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Permission to land at Heathside garden in Cobham

PUBLISHED: 19:57 30 July 2014 | UPDATED: 20:05 30 July 2014

The vista across the parterre

The vista across the parterre


Created by a delightful couple, Margaret Arnott and Terry Bartholomew, who met when they were working as cabin crew for British Airways, the garden at Heathside in Cobham is a beautiful landscape

Need to know…


Cobham KT11 2QH

Visitors welcome by appointment and NGS openings.

Find out more at ngs.org.uk







Having worked together on board Concorde, it’s fair to say that Margaret Arnott and Terry Bartholomew now enjoy a rather more sedate pace of life tending the beautiful garden of their bungalow home in Cobham.

Since retiring from British Airways a few years ago, the couple have certainly made the most of every moment in their garden.

“After a career of working as cabin crew, which was lots of people and no fresh air, we now have lots of fresh air and no people!” laughs Margaret. “We also have a garden that looks beautiful every day of the year and we can normally find a flower in bloom every day of the year too.”

Set on a south-facing slope with sandy soil and an open sunny aspect, the third-of-an-acre plot was essentially a blank canvas on which they could really put their stamp. Working with a tight budget, yet boundless enthusiasm, the transformation began. Much of the garden needed to be rotovated, soil moved to create terraced levels with retaining walls, lawn grown from seed, and paths and steps put in. 

New plant palette

The only plants that remained were a monkey puzzle tree, a holly, an amelanchier and a laurel, so there was also the challenge of totally planting the space. Guiding the decisions was an aim to create a garden of year- round interest, with exuberant planting mixed with formality.

“The monkey puzzle tree produces seed every year, which my father then grows into new trees in the garden,” adds Margaret.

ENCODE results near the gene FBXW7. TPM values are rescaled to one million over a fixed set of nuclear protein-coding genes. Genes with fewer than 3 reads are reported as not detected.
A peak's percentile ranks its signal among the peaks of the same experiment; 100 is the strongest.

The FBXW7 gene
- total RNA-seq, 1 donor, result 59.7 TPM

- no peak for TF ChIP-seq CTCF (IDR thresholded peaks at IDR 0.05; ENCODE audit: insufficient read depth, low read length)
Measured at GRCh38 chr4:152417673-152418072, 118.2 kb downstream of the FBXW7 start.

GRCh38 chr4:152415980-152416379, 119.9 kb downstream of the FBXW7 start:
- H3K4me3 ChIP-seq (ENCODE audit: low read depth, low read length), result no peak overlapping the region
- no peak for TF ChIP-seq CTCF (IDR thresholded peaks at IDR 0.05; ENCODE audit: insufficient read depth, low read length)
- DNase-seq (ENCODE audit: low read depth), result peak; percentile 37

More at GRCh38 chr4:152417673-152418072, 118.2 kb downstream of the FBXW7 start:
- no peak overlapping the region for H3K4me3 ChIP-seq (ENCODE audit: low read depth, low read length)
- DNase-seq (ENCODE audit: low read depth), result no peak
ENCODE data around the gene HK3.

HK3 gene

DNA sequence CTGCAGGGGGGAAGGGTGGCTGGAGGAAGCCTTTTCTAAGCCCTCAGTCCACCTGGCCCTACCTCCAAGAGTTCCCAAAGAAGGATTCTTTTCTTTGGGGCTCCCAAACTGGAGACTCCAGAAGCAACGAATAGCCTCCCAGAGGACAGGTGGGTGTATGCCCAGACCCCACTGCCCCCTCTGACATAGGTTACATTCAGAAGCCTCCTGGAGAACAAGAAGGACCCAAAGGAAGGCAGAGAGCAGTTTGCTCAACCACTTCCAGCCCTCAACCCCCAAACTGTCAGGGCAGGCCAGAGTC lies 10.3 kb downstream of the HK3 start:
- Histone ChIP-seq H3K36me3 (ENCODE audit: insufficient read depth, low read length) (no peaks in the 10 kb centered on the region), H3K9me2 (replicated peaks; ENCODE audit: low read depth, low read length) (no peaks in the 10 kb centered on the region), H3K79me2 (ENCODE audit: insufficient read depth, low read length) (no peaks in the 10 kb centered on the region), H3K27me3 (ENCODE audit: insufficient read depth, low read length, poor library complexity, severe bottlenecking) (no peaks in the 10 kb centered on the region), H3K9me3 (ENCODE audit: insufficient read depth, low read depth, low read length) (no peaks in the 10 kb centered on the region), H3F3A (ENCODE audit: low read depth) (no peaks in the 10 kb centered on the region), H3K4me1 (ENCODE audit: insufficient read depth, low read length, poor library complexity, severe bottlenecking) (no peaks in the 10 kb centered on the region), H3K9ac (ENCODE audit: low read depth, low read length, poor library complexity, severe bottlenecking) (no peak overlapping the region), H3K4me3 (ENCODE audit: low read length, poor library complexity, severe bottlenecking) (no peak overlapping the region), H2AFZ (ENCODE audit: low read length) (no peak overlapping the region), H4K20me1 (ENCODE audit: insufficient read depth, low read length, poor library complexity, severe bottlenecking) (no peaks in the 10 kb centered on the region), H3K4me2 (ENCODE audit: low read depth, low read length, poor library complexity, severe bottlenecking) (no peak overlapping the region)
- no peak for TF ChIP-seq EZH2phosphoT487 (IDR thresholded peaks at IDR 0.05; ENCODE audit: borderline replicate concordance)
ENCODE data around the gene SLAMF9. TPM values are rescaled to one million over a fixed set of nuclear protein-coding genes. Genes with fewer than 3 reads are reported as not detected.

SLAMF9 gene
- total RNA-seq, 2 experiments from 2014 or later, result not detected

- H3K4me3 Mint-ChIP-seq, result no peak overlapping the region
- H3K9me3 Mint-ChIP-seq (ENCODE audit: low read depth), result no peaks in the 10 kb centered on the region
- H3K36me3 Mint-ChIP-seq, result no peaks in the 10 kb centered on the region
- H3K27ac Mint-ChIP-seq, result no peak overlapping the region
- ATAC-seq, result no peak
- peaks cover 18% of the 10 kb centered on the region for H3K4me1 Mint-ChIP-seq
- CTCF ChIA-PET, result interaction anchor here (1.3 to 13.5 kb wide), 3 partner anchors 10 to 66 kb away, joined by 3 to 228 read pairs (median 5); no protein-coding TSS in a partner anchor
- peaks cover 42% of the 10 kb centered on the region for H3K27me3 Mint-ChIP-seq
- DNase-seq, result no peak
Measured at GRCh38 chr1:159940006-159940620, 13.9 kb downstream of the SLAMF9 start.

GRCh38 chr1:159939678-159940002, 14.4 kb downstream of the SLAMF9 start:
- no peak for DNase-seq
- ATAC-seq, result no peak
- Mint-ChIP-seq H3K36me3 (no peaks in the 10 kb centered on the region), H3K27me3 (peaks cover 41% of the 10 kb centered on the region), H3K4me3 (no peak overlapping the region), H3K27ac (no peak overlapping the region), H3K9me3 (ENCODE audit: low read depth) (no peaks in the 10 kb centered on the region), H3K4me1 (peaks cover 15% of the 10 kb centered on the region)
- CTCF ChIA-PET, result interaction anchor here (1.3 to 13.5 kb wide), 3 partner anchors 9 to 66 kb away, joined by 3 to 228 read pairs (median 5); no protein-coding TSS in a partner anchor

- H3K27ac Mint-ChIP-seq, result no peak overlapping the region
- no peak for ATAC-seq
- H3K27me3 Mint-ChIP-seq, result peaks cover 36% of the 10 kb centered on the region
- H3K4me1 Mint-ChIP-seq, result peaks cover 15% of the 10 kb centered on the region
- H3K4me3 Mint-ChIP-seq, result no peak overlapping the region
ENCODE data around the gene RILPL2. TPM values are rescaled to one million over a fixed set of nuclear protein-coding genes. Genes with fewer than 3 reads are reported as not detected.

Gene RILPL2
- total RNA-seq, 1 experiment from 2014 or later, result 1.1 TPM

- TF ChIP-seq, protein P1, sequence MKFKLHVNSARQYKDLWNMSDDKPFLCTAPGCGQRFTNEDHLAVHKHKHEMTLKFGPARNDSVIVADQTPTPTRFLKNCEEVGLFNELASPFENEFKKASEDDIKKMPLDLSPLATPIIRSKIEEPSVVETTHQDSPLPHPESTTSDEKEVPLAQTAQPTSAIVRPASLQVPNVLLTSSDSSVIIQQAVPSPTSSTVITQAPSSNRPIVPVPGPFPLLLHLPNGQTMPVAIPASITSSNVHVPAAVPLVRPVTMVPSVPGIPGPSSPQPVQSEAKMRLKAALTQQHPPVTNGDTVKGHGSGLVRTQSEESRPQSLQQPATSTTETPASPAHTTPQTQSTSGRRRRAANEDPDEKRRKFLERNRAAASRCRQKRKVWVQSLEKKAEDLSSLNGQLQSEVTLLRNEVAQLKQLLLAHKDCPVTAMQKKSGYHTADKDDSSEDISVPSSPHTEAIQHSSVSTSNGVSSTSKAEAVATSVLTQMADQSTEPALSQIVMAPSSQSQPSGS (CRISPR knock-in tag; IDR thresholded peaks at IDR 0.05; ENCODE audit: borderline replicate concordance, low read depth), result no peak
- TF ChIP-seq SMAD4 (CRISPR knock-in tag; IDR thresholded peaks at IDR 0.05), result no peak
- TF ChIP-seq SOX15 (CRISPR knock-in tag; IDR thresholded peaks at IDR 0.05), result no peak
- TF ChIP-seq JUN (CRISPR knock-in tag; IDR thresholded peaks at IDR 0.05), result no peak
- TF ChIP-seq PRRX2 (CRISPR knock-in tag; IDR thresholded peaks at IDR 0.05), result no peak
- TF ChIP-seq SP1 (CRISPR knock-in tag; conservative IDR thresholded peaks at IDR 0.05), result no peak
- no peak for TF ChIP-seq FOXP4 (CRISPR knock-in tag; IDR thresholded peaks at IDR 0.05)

Whereas Margaret already had a passion for gardening inspired by her parents, for Terry it has become an interest honed over the process of creating their vision.

“I design the layout and planting, while Terry builds everything needed to enhance this, such as making metal obelisks to use as plant supports,” says Margaret.

To give a structural framework to the garden, they planted lots of evergreens, such as pittosporum, photinia, choisya, pyracantha and yew, put a parterre at the top of the garden using box grown from cuttings, built a small pond and widened the patio by the house for entertaining. Terry also hand-built a garden shed and summerhouse, and two greenhouses were added to the garden for growing on cuttings.

Selecting the floral infill was guided by the very dry soil with lots of sumptuous, easy-care choices such as daisies, phlox, rudbeckias and poppies. At this time of year, herbaceous perennials are found in abundance, along with urns brimming with colourful begonias and pelargoniums.

“Inspiration has come from visits since childhood to RHS Hampton Court Palace Flower Shows as well as the late Christopher Lloyd’s love of bold colours,” says Margaret.

After entering the first ever BBC Gardener of the Year in 2000 and being selected as a regional finalist, Margaret and Terry decided to open their garden through the National Gardens Scheme the following year and now welcome visitors annually to share in their creation.

Open to visitors

“We are so happy to contribute to charity and enjoy meeting garden lovers – and those who do not know they love it yet!” says Margaret. “They particularly enjoy walking around the many paths, the view from the summerhouse, the green lawn, the 52 varieties of hostas in pots with no holes in the leaves and the enormous amount of colour!

“The one thing they always say is that they cannot believe that we have done the garden all ourselves with no help!”




Get the look...

• Create terraced levels with retaining walls

• Design an evergreen structure with shrubs

• Clip topiary into shapes such as spheres and spirals

• Choose flowers for each season, from spring bulbs to late perennials

• Group containers together for maximum impact

• Use urns and obelisks as focal points of the garden

• Create little areas of interest

• Place seating to take in the vistas

• Add water features for a relaxing, tranquil sound


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